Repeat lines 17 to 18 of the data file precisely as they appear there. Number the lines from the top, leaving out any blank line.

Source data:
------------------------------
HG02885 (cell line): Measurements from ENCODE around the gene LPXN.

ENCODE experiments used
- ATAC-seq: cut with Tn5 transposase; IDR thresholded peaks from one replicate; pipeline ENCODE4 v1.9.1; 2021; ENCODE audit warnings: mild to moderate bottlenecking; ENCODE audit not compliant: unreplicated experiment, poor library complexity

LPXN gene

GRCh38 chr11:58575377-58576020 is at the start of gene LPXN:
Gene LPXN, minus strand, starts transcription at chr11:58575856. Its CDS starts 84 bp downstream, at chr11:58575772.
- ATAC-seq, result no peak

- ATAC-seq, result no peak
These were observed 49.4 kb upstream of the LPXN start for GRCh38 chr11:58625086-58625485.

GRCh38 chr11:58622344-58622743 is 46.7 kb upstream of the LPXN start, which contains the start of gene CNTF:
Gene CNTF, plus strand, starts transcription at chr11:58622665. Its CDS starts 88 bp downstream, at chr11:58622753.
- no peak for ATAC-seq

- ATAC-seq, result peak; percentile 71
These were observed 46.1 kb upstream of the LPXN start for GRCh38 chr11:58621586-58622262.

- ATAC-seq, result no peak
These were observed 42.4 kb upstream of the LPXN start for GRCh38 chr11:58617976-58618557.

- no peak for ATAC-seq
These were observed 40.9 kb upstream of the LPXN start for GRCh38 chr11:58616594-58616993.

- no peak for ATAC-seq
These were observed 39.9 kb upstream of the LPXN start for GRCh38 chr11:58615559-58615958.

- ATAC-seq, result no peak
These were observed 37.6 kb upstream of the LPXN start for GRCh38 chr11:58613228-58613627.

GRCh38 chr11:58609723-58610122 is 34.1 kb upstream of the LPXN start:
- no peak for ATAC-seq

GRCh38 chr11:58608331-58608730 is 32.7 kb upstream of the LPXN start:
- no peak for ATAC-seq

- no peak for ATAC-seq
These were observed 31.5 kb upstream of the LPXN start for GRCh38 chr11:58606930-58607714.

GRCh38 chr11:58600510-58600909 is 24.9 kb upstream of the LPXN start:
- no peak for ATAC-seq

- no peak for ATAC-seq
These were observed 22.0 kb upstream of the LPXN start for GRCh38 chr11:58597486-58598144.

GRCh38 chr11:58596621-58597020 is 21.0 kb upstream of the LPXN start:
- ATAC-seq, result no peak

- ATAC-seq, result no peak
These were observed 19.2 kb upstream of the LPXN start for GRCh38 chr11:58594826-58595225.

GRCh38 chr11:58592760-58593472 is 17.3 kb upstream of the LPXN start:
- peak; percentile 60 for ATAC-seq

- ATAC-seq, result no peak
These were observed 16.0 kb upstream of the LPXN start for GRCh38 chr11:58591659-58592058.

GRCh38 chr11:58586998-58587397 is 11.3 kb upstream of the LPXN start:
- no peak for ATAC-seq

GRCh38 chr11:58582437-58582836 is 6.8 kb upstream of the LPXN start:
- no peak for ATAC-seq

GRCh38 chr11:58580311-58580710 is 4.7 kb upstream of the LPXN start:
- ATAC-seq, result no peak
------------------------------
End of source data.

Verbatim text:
- no peak for ATAC-seq
These were observed 40.9 kb upstream of the LPXN start for GRCh38 chr11:58616594-58616993.